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Audition Reels May Be the Next Frontier for Musical Theater Hopefuls

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Audition Reels May Be the Next Frontier for Musical Theater Hopefuls
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Performers used to have one shot to nail their audition in a studio, but we are now in an age of technology in which actors looking to break into the business may be smart to first shine on the smallest of screens.

Online video has quickly become the popular way for stage actors to be seen. Tim Grady realized the need for theatrical video reels in 2012 when he was working a gig at Maltz Jupiter Theatre in Florida. As the guy with a Flip cam, he was constantly being asked by cast mates to record them singing so they could send clips to a New York audition they were missing. “I kept thinking while I was filming actors that there had to be a way professionally to put yourself together in a three-minute reel that shows off your acting, singing, dancing abilities and then present that to casting directors,” he says. So Grady founded Tim Grady Films—a professional reel-making service catering to musical theater performers. “The need for a theatrical reel is becoming as necessary as a headshot and résumé,” he says.

In the eyes of director-choreographer Jerry Mitchell, “[video] is a tool to get you considered if you can’t make the audition.” Recordings render physical distance a non-issue during early rounds.

Yet video submission is not only useful for actors unavailable for an in-person session. Technology makes it easier for casting moguls such as Bernard Telsey to discover unknown talent. His agency’s YouTube Project, launched in September 2012 and headed by casting associate Andrew Femenella, allows him to reach actors on a global scale around the clock, without tying the request to a specific show. “It’s almost like a continuous open call,” says Telsey.

Telsey compares video submissions for the unknown theater performer to “American Idol” for the next pop sensation. “They don’t have the connection, they don’t have the agent, they’re not known, but they can send a tape and someone here will watch them,” he says.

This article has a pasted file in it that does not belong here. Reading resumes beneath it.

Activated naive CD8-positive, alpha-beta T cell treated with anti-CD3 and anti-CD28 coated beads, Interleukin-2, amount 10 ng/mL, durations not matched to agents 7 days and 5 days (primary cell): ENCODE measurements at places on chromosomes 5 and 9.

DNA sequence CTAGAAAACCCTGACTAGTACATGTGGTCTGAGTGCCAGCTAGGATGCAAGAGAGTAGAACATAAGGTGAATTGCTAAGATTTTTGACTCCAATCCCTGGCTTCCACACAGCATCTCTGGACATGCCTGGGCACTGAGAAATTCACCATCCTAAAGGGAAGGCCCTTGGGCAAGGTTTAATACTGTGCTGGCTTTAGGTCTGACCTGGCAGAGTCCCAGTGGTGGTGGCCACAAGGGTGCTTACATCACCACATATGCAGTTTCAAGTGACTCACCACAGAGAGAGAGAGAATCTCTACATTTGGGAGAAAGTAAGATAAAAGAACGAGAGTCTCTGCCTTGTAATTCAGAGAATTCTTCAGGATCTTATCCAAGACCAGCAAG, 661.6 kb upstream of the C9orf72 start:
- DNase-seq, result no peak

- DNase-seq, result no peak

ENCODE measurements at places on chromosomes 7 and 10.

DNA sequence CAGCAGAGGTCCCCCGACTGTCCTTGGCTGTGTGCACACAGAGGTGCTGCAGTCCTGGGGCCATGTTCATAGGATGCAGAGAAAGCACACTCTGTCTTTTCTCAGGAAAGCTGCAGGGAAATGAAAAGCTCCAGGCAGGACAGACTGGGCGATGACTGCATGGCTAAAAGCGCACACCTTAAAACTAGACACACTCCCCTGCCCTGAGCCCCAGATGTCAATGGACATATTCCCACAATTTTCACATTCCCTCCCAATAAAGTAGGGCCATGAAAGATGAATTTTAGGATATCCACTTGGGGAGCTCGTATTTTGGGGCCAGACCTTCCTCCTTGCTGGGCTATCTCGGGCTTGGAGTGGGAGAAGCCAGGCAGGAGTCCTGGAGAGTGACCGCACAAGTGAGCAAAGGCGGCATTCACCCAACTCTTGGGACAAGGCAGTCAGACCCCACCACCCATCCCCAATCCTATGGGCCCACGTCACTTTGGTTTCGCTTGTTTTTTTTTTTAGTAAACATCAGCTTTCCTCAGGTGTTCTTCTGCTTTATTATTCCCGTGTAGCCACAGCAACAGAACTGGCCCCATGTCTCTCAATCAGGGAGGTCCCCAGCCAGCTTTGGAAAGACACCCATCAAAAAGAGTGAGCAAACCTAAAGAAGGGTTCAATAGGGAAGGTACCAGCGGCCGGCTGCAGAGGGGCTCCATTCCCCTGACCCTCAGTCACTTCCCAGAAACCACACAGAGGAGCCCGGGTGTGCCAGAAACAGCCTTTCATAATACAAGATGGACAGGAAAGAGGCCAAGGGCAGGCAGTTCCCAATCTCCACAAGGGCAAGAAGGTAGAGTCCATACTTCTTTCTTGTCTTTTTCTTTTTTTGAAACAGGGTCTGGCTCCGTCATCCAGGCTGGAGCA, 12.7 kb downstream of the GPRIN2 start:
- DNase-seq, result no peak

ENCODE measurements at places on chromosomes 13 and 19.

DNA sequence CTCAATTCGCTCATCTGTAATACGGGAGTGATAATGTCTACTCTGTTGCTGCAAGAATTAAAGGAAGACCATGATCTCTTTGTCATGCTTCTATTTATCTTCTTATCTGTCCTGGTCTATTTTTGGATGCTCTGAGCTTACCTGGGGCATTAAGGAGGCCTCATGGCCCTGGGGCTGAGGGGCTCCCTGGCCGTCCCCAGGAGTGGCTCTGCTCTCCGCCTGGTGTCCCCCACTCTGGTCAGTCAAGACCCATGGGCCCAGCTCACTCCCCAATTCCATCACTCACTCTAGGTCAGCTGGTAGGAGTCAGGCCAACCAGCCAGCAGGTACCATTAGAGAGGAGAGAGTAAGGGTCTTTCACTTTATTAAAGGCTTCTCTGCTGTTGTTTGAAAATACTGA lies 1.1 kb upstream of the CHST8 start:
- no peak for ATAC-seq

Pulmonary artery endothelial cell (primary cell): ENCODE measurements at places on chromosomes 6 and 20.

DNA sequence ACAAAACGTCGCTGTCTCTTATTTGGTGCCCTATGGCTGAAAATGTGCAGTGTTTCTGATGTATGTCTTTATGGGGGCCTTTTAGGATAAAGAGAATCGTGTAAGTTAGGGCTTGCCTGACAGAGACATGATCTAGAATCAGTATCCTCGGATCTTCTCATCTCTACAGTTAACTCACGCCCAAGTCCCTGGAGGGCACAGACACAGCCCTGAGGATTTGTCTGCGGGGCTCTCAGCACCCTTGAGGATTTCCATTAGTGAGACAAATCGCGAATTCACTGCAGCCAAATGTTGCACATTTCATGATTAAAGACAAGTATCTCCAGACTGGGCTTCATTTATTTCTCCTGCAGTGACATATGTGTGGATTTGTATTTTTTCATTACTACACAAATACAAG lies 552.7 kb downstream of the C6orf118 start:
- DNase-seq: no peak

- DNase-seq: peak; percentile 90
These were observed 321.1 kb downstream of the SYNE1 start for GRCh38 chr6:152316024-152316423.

Once they do watch you, Grady believes the best reels are professionally made because they showcase performers in their best light. Yet for the purposes of preliminary screening, creative teams are just as happy with a no-frills approach as with a professional one. Mitchell says he doesn’t care “if they’re done with somebody holding their iPhone in their bathroom on tour, and their best friend is reading the sides.” Casting directors emphasize quality specifically for film and television actors because they could be cast straight off the reel. For musical theater performers, it’s crucial to see them live.

Still, reels definitely lead to work. “Our latest Newsie was essentially called in because of video,” says choreographer Chris Gattelli. The young talent wowed Gattelli via video clips before the show was even looking for replacements. “But the next time we needed someone, I said bring this kid in.”

Success stories like this beg the question, Is it just a matter of time before video takes over the audition scene? Telsey and friends insist that tapes will never replace live sessions. “Nothing can beat having an actor in the room auditioning for you in a live situation,” says Mitchell. “I’m looking at how quickly they learn, how they take adjustments, how they adapt to the different styles. You can’t learn that stuff if somebody is just showing you what they do.” Gattelli agrees: “I love to feel the energy in the room and really see what’s behind the eyes and actually have a work session with [a dancer].” He adds, “I can’t imagine videos will ever be able to replace the energy and direct contact you get from seeing someone in a room.”

While video may not replace work done in the room, in an audition world saturated with talent, a demo reel is a necessary tool in an actor’s arsenal. After all, “performing is part of who you are,” says Telsey, to which Femenella adds, “Why not help us get a better sense of who you are and what you can do?”

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